Rabban Gamliel insists that we must say these three things in order to fulfill our obligation on Pesach: Pesach, Matzah, Maror. It is surprising that we must say the words. Isn't it enough just to eat them?   We must talk them out because these three mitzvot convey three fundamental principles in our belief in Hashem. Each of them describes a way in which Hashem is subtle and exact in how He relates to us and provides for us.

'Pesach - For what?  To acknowledge that Hashem pasach (skipped over) the houses of our ancestors in Egypt.' This represents Hashem's willingness/capacity to act in a precise way toward us. By not giving license to the forces of destruction to act freely during the plague of the first-born sons, Hashem was expressing willingness to give each and every person exactly what he or she needs.  And this is essential to appreciating the events in our lives.  As Rebbe Nachman says, Hashem sends each of us hints, according to the time, place, and person, about how to come close to Him.  If Hashem isn't exact, there are no hints.  But if He is, then everything around is is calibrated to convey very specific messages to us. 

The second statement of faith, matzah , corresponds to Hashem's precision in time. 'The dough was not allowed to leaven before the King of Kings, the Holy One Blessed is He, appeared to them and redeemed them.' Now, matzah takes 18 minutes to become chometz.  That means we started making dough like it would be a normal day, with no sense that today was The Day, and within 18 minutes it became clear that this would be the day of redemption. The situations and challenges that Hashem gives us are not open-ended: It may be that such-and-such an illness, or situation, or suffering is meant to last exactly 7 months, 12 days, 3 hours and 5 minutes before that job offer/chance meeting/ doctor's appointment happens.  Hashem is precise in time.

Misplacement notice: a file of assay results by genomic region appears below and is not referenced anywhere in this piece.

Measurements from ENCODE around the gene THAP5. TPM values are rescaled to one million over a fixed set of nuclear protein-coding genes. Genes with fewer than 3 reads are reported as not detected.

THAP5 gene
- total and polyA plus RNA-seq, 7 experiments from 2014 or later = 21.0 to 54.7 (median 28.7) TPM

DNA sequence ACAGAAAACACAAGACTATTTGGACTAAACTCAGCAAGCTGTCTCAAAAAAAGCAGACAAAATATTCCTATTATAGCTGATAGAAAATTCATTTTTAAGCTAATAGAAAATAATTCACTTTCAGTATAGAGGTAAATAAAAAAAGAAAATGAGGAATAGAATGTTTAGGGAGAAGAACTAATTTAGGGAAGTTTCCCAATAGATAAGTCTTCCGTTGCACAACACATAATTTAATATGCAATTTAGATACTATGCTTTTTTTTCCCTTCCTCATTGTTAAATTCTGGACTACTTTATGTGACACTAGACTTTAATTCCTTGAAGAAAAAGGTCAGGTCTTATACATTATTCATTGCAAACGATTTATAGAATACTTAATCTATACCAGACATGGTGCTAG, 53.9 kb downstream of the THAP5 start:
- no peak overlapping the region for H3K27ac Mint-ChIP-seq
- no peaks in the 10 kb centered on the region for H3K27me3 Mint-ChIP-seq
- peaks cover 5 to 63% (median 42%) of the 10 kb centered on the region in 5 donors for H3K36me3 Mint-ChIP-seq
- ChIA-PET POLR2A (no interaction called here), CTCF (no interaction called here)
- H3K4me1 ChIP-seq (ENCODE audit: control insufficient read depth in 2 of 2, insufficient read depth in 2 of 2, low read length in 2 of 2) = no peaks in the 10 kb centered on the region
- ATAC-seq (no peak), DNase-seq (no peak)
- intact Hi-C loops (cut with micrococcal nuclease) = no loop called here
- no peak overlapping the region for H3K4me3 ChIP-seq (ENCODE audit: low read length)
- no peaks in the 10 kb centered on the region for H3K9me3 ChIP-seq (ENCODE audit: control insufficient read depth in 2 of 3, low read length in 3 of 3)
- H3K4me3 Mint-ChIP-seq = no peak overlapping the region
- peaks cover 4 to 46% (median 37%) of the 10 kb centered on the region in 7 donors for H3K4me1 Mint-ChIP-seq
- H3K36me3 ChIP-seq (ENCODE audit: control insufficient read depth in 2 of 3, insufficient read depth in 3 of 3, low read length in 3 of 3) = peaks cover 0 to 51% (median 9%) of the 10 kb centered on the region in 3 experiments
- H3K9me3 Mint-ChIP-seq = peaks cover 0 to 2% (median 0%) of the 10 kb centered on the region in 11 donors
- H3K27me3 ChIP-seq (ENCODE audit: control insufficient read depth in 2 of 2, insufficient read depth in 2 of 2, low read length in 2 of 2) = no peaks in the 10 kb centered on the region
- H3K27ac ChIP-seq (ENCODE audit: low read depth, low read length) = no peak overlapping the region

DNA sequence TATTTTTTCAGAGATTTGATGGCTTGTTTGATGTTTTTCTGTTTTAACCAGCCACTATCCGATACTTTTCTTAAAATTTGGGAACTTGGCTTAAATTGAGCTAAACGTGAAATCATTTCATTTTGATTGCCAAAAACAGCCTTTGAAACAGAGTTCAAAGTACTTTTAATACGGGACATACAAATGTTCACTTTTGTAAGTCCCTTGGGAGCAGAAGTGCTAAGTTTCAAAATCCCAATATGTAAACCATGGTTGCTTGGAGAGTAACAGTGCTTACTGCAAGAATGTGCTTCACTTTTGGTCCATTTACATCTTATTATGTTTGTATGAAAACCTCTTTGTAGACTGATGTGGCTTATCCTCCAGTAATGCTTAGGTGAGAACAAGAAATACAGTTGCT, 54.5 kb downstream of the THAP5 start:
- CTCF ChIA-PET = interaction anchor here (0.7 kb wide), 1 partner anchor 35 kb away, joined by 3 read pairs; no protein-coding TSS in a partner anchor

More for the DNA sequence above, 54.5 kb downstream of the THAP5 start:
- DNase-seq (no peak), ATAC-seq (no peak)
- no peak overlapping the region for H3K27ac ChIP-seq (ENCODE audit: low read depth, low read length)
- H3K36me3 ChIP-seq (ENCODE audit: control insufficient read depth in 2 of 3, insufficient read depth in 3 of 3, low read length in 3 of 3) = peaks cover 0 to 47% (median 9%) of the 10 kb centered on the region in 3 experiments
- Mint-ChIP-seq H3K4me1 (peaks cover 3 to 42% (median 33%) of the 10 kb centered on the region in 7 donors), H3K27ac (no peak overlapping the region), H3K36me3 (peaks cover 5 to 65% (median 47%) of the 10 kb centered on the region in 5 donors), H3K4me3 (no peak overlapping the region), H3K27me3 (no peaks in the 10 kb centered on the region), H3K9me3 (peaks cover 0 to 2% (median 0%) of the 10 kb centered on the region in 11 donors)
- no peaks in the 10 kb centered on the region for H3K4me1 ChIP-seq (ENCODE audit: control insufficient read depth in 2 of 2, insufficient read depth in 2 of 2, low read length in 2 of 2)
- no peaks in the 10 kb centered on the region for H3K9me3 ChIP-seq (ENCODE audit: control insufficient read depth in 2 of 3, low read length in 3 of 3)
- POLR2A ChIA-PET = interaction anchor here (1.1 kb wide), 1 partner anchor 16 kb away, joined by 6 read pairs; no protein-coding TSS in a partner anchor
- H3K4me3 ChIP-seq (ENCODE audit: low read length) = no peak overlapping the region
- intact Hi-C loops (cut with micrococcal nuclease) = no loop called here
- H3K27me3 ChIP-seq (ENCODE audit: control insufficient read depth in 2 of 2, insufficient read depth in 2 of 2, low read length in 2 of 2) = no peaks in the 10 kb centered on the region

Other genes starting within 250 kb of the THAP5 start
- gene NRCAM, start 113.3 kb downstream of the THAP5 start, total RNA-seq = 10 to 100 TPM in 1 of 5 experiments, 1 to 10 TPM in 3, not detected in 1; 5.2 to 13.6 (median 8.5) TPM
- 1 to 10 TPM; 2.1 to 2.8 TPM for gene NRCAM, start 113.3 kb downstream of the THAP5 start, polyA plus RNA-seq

The third foundation of faith - maror - reminds us of how the Egyptians embittered our lives in slavery. The goal is to believe that suffering and bitterness are among the tools Hashem uses in order to bring about our full tikkun, our full fixing. We might forget this in the midst of our suffering, but as R' Tzvi Meir Zilberberg says, “Every moment of struggle, of confinement and test, whether it concerns our character, our desires, or any matter concerning G-d-service, everything is exactly measured, that it will be precisely oriented toward the benefit, lights and needs of this particular soul, and all the souls dependent upon it─not more and not less.”

Eating these three special foods ingrains these levels of belief into our bodies. But saying and discussing them establishes them in the world of conversation, of interaction, and of intellect. By declaring our faith to the world, we let each other know that we want our relationships to be infused with this faith.

-- Cup #2 & Dayenu
Source : JWA / Jewish Boston - The Wandering Is Over Haggadah; Including Women's Voices

The Passover Symbols

We have now told the story of Passover… but wait! We’re not quite done. There are still some symbols on our seder plate we haven’t talked about yet. Rabban Gamliel would say that whoever didn’t explain the shank bone, matzah, and marror (or bitter herbs) hasn’t done Passover justice.

The shank bone represents the Pesach, the special lamb sacrifice made in the days of the Temple for the Passover holiday. It is called the pesach, from the Hebrew word meaning “to pass over,” because God passed over the houses of our ancestors in Egypt when visiting plagues upon our oppressors.

The matzah reminds us that when our ancestors were finally free to leave Egypt, there was no time to pack or prepare. Our ancestors grabbed whatever dough was made and set out on their journey, letting their dough bake into matzah as they fled.

The bitter herbs provide a visceral reminder of the bitterness of slavery, the life of hard labor our ancestors experienced in Egypt.

The Orange

Even after one has encountered the collection of seemingly unconnected foods on the seder plate year after year, it’s fun to ask what it’s all about. Since each item is supposed to spur discussion, it makes sense that adding something new has been one way to introduce contemporary issues to a seder.

So how was it that the orange found its place on the seder plate as a Passover symbol of feminism and women’s rights?